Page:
‘Lacking in insight’: Cannabis use sinks Edmonton man’s appeal of continued detention in mental health system

Kankam was 19 years old when he his mother Georgina, attacked stabbing her more than 50 times with a pair of kitchen knives

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The Alberta Court of Appeal has declined to free a man from the authority of the province’s mental health review board in part because of his marijuana use.

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Jordan Kankam, 28, was found not criminally responsible for repeatedly stabbing his mother in 2013 when he was in the midst of a psychotic episode. He has spent much of the intervening time detained at Alberta Hospital Edmonton undergoing treatment for schizophrenia, which multiple doctors have said is in remission.

While the Alberta Review Board recently permitted Kankam to live in a group home, it ruled last year that he still poses a “significant” threat to public safety and must remain under supervision indefinitely.

After an appeal hearing last Wednesday, the Court of Appeal agreed.

“It was not disputed that Mr. Kankam’s schizophrenia was in remission and that he was compliant with his medication,” the three-judge panel wrote. “However, notwithstanding the condition that he abstains from cannabis use, Mr. Kankam continued to use with a demonstrated effect on his mental stability and his propensity to violence.”

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Found not criminally responsible (NCR)

Kankam was 19 years old when he his mother Georgina, attacked stabbing her more than 50 times with a pair of kitchen knives. He had recently been diagnosed with schizophrenia, was skipping his medication and smoking marijuana with friends.

In 2015, a judge found Kankam not criminally responsible for reason of mental disorder (NCR), ruling his schizophrenia made him incapable of understanding his actions. Kankam was placed under the jurisdiction of the review board, which decides whether to detain an NCR accused in hospital, release them into the community with conditions, or free them from the system entirely.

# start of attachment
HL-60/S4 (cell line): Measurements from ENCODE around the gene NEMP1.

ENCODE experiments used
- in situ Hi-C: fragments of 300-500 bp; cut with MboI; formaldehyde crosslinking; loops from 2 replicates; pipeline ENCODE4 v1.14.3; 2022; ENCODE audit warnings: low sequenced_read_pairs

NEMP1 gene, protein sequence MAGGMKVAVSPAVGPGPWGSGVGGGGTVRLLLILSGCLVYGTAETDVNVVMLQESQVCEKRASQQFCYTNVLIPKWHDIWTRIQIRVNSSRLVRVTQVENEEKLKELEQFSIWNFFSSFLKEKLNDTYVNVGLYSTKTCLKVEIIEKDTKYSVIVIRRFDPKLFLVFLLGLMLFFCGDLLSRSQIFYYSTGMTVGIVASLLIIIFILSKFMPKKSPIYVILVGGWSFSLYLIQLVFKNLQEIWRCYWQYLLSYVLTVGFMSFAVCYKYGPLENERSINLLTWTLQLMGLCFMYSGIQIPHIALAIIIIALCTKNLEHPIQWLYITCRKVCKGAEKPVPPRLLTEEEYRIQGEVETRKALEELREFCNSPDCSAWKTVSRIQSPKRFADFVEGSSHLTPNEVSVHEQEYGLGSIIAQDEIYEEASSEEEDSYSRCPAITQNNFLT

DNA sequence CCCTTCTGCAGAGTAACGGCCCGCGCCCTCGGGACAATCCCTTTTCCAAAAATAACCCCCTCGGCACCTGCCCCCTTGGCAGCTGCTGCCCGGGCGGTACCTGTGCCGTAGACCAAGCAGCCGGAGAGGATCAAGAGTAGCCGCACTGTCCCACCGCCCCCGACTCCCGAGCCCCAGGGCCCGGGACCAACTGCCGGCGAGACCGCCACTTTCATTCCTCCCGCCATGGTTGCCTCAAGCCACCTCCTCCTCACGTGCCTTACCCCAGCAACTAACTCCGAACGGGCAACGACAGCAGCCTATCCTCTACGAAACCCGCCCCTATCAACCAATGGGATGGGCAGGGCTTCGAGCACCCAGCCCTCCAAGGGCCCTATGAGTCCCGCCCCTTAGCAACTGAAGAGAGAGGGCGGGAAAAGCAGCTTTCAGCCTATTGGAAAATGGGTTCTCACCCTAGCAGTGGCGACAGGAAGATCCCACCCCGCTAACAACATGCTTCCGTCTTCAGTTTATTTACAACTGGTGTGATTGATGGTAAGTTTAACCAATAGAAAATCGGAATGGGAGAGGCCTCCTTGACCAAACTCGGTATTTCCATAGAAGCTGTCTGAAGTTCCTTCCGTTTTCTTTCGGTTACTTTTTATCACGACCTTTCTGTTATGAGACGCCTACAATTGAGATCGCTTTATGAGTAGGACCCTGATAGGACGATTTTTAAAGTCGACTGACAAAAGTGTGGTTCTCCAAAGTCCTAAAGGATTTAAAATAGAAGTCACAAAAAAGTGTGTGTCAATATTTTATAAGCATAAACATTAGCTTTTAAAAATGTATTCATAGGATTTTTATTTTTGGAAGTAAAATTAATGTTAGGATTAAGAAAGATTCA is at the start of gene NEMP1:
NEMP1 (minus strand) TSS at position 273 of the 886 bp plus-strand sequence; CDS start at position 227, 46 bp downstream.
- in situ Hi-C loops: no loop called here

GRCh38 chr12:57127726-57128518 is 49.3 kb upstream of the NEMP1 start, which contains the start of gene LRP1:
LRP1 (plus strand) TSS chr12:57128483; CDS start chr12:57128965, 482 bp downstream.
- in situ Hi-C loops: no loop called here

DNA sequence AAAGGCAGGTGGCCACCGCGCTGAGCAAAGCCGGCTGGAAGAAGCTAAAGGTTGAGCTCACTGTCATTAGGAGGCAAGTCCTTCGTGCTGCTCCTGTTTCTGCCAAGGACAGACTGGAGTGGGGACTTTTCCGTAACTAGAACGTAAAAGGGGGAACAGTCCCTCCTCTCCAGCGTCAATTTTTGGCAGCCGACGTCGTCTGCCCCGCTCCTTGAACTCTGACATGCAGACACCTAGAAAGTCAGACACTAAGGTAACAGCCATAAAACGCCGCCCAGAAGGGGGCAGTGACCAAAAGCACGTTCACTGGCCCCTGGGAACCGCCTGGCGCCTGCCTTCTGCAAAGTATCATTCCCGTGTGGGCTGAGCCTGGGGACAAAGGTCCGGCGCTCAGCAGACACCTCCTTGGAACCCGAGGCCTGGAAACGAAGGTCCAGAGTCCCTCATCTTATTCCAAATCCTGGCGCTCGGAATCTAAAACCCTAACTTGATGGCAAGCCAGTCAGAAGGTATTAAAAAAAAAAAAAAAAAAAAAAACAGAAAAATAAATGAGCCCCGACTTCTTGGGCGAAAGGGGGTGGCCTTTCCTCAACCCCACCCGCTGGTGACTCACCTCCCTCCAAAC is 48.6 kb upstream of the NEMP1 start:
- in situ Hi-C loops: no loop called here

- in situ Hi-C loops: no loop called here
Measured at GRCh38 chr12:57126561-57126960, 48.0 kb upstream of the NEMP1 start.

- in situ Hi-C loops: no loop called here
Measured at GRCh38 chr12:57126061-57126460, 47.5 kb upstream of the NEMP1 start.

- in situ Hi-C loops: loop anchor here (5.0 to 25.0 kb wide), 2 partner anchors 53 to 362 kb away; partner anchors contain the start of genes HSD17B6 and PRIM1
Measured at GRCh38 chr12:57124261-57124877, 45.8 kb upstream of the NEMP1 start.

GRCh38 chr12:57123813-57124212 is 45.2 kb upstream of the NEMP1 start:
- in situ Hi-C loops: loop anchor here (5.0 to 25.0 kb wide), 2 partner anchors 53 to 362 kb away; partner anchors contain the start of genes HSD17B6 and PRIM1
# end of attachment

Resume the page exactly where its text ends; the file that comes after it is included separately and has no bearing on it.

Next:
Critics say people who are found NCR frequently “languish” in the system indefinitely, remaining under review board authority for longer than if they had been criminally convicted and sent to prison. The Alberta Review Board faced criticism last summer for alleged “political influence” after then-Minister of Justice Doug Schweitzer publicly commented on the board’s decision in the Matthew de Grood case.

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During last Wednesday’s Court of Appeal hearing, lawyer Jacqueline Petrie argued Kankam was being detained for “petty, troublesome behaviour” rather than a real threat. That behavior included an allegedly inappropriate video Kankam took of a female group home staffer leading a yoga class and an alleged theft of cash from a fellow patient.

Cannabis use and mental stability

More significantly, the behavior included Kankam’s synthetic marijuana use.

Kankam attributed his substance use to the boredom, stress and isolation of living in a psychiatric hospital — including during the COVID-19 pandemic. While the judge who declared Kankam NCR found no evidence that marijuana played a direct role in his crime, a member of Kankam’s treatment team said marijuana may have played a role in “exacerbating” his mental illness.

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Kankam’s last instance of alleged violence also took place after suspected marijuana use, when he reportedly took a “swing” at a security guard in 2018. Kankam was not charged after the incident, which Petrie described as “very minor.”

The Appeal Court acknowledged that Kankam’s schizophrenia is in “full remission,” and that he has no issues taking his medication. However, the court ruled that it was “not unreasonable” for the board to require Kankam to undergo continued supervision because he is “lacking in insight, particularly regarding his cannabis use and its effect on his mental stability of him.”

In an email, Petrie maintained that with the exception of the 2018 incident, Kankam has been “entirely non-violent” since he attacked his mother — who has forgiven him and is advocating for his release.

“To me, Mr. Kankam’s case perfectly illustrates why so many people found not criminally responsible on account of a mental disorder languish in the forensic system for years, even decades,” she said in an email. “Mr. Kankam is deeply disappointed in the court’s decision and wants to appeal to the Supreme Court of Canada. We are exploring that option.”

The court also concluded that Kankam’s treatment in hospital did not violate his charter rights.

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